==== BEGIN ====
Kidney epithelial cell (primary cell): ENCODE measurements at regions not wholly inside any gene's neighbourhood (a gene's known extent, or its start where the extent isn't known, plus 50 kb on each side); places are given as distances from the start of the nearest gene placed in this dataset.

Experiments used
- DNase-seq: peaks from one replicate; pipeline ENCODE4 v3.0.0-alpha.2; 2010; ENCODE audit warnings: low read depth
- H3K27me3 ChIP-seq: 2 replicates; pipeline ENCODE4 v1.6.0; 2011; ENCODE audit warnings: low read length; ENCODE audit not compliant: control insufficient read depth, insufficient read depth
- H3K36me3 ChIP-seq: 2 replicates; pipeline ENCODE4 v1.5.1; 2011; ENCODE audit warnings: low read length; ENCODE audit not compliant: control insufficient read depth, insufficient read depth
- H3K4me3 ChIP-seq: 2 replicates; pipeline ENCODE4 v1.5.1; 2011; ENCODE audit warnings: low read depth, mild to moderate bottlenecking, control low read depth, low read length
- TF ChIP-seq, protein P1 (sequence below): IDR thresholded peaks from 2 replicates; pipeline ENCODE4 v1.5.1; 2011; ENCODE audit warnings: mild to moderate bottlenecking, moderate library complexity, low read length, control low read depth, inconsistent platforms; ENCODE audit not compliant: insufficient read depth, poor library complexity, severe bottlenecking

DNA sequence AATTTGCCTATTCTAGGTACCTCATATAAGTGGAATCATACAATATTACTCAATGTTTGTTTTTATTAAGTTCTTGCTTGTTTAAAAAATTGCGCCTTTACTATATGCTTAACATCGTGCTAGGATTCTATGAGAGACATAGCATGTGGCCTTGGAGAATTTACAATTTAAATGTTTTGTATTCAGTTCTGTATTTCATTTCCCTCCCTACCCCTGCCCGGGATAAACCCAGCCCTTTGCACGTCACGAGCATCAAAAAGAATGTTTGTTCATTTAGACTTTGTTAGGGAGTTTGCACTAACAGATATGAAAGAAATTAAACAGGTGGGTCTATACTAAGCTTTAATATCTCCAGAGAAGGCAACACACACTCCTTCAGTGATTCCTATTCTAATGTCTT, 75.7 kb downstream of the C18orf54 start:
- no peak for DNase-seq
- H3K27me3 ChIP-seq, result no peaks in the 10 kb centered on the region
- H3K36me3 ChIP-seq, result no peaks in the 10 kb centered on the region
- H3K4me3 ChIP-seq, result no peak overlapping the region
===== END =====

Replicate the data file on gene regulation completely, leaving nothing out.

Kidney epithelial cell (primary cell): ENCODE measurements at regions not wholly inside any gene's neighbourhood (a gene's known extent, or its start where the extent isn't known, plus 50 kb on each side); places are given as distances from the start of the nearest gene placed in this dataset.

Experiments used
- DNase-seq: peaks from one replicate; pipeline ENCODE4 v3.0.0-alpha.2; 2010; ENCODE audit warnings: low read depth
- H3K27me3 ChIP-seq: 2 replicates; pipeline ENCODE4 v1.6.0; 2011; ENCODE audit warnings: low read length; ENCODE audit not compliant: control insufficient read depth, insufficient read depth
- H3K36me3 ChIP-seq: 2 replicates; pipeline ENCODE4 v1.5.1; 2011; ENCODE audit warnings: low read length; ENCODE audit not compliant: control insufficient read depth, insufficient read depth
- H3K4me3 ChIP-seq: 2 replicates; pipeline ENCODE4 v1.5.1; 2011; ENCODE audit warnings: low read depth, mild to moderate bottlenecking, control low read depth, low read length
- TF ChIP-seq, protein P1 (sequence below): IDR thresholded peaks from 2 replicates; pipeline ENCODE4 v1.5.1; 2011; ENCODE audit warnings: mild to moderate bottlenecking, moderate library complexity, low read length, control low read depth, inconsistent platforms; ENCODE audit not compliant: insufficient read depth, poor library complexity, severe bottlenecking

DNA sequence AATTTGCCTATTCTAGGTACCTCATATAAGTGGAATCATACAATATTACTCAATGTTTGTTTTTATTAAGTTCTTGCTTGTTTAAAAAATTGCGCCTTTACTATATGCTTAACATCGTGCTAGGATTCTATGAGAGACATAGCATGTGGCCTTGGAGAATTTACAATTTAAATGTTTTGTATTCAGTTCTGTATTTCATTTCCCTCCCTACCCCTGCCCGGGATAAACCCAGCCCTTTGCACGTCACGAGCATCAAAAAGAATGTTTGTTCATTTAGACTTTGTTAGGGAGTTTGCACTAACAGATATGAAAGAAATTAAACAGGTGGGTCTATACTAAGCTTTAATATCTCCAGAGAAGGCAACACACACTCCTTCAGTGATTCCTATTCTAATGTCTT, 75.7 kb downstream of the C18orf54 start:
- no peak for DNase-seq
- H3K27me3 ChIP-seq, result no peaks in the 10 kb centered on the region
- H3K36me3 ChIP-seq, result no peaks in the 10 kb centered on the region
- H3K4me3 ChIP-seq, result no peak overlapping the region